The two lakes of Ganzirri (in foreground) and Torre Faro (behind, the smaller), the Strait of Messina and the big electric pylon.
The Pylons of Messina are the pylons of the former above-ground 220kV-high voltage line crossing the Strait of Messina between Italy and Sicily, part of the power line from Sorgente to Rizziconi.
The pylons are two 200 metre high freestanding steel towers, one on Sicily and the other on the Italian mainland. In a difference from usual practice, the corners of the pylons are arranged diagonally along the direction of the course of the line. The pylons of Messina were the model of the pylons of Elbe crossing 1 in Germany and were, until the completion of Elbe crossing 2, the highest pylons of the world.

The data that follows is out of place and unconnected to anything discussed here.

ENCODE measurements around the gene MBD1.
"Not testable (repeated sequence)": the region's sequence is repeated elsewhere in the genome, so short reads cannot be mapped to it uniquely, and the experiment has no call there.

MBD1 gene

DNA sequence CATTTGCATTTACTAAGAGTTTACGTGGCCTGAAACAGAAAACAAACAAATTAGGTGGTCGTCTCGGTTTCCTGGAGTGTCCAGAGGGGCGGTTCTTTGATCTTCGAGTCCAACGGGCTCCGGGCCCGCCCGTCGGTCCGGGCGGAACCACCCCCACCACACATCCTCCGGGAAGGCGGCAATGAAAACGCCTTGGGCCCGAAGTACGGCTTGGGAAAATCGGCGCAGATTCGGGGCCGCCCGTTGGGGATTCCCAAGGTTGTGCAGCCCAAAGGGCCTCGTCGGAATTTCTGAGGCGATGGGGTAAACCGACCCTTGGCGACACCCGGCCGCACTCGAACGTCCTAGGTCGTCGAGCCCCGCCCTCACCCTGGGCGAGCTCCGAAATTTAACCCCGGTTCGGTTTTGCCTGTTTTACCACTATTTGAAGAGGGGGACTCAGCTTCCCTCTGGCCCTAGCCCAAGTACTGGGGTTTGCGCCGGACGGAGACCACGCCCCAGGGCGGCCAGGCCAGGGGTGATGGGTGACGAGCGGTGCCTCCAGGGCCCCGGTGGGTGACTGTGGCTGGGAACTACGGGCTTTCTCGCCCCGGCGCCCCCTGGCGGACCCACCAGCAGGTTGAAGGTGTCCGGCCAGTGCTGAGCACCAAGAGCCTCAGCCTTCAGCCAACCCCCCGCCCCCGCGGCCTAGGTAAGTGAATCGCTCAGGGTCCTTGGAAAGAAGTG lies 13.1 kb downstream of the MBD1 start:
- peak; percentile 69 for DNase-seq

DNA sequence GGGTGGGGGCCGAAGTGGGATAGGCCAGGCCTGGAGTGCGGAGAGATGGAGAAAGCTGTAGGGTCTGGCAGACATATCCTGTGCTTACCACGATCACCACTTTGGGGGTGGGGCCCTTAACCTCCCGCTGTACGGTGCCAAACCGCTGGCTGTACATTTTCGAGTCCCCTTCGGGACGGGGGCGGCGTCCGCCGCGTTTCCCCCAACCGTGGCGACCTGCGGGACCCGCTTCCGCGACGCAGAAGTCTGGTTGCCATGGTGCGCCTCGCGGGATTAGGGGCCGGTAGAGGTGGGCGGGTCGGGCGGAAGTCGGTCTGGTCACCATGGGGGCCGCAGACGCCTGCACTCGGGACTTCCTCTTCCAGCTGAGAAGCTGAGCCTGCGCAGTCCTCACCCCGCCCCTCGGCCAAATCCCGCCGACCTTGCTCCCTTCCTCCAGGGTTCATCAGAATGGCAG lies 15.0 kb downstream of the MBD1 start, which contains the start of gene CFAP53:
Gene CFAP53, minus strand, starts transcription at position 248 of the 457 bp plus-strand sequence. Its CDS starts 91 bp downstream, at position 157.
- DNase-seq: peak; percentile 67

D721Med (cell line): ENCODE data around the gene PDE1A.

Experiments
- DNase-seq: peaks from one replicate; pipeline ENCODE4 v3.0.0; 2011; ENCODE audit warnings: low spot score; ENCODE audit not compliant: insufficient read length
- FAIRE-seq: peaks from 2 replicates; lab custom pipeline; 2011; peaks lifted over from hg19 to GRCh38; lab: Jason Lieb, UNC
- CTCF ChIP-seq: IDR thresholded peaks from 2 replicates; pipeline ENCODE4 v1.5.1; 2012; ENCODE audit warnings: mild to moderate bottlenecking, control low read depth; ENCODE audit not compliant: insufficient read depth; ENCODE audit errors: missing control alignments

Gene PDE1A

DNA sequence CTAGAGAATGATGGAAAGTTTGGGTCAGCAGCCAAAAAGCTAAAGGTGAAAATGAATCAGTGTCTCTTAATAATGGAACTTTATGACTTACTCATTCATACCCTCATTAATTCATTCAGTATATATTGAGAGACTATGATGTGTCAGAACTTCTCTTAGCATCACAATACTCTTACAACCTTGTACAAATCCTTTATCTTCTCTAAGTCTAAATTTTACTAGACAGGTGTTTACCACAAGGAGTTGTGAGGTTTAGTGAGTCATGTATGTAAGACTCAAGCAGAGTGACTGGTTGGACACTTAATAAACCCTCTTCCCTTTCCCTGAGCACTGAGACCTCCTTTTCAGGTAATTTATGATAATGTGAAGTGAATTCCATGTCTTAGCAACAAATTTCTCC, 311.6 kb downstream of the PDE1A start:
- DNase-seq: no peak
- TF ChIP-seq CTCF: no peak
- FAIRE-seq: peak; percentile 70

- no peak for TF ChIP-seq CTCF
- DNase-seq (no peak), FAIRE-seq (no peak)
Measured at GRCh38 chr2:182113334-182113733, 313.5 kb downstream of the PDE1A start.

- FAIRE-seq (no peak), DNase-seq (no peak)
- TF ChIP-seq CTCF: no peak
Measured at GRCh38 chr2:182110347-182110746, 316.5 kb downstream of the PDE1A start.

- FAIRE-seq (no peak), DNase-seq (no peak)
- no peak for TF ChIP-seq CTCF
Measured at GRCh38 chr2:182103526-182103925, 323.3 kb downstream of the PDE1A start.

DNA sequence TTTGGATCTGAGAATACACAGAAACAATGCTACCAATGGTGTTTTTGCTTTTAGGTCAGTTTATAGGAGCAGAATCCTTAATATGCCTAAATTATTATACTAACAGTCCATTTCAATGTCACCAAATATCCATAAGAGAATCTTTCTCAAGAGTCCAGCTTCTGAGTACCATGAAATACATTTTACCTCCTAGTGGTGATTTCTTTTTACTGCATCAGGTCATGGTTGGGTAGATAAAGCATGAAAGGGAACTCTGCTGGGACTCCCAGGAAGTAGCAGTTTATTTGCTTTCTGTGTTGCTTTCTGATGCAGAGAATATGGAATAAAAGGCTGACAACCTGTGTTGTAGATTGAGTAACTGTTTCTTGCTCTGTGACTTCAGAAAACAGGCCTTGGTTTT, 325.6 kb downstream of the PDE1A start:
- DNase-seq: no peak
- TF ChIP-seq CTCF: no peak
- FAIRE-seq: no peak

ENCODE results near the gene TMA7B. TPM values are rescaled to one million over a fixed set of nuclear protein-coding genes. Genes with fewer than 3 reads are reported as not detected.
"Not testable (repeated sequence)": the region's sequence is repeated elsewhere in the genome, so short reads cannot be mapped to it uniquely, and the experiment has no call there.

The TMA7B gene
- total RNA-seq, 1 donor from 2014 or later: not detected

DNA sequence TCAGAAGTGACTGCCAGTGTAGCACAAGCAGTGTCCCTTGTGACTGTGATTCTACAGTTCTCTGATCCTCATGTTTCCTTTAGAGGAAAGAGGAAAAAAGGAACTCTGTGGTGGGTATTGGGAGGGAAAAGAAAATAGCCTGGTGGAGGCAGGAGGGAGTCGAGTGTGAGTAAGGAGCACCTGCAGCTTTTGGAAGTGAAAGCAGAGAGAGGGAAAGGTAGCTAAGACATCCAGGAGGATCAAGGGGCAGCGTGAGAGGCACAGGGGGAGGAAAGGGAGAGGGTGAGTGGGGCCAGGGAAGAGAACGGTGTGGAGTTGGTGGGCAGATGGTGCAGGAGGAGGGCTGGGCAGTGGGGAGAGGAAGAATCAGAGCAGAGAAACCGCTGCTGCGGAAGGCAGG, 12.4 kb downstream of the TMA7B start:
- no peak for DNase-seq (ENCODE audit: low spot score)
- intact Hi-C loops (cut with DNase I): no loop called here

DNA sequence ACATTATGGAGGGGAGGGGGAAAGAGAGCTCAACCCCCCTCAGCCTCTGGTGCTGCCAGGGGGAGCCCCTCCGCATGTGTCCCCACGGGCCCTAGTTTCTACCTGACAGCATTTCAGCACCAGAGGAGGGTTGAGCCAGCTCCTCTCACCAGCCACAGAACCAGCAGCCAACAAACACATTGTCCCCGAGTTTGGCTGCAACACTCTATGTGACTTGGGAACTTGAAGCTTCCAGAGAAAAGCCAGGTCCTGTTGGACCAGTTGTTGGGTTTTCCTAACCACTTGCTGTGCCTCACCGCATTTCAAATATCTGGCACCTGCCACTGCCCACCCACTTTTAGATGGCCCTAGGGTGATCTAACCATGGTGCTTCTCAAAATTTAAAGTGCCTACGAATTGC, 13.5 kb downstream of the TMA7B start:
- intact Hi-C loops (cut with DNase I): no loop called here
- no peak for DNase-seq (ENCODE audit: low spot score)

After their completion, the duration of the oscillation of the structures and their elongations were determined in a very unusual manner: engineers mounted three rockets with a thrust of 9800 kilonewton on the tops of the pylons and ignited them! (Source: Turmbauwerke, Bauverlag GmbH, Wiesbaden, 1966)
Because the overhead power line over the Strait of Messina has a very large span width (more then 3 kilometres), and because of maritime traffic in the strait below, the conductors must have a great minimum height above ground, and would have spun very strongly. This required the use of steel cables as conductors, which have the disadvantage of less electrical conductivity then normal overhead power lines. The danger of oscillations caused by wind did not allow the usage of bundle conductors. Thus, the original overhead line across the strait did not meet modern operational standards, and it was replaced at the end of the 1990s by a submarine cable.
The now-unused pylons remain, with protected status as historical monuments.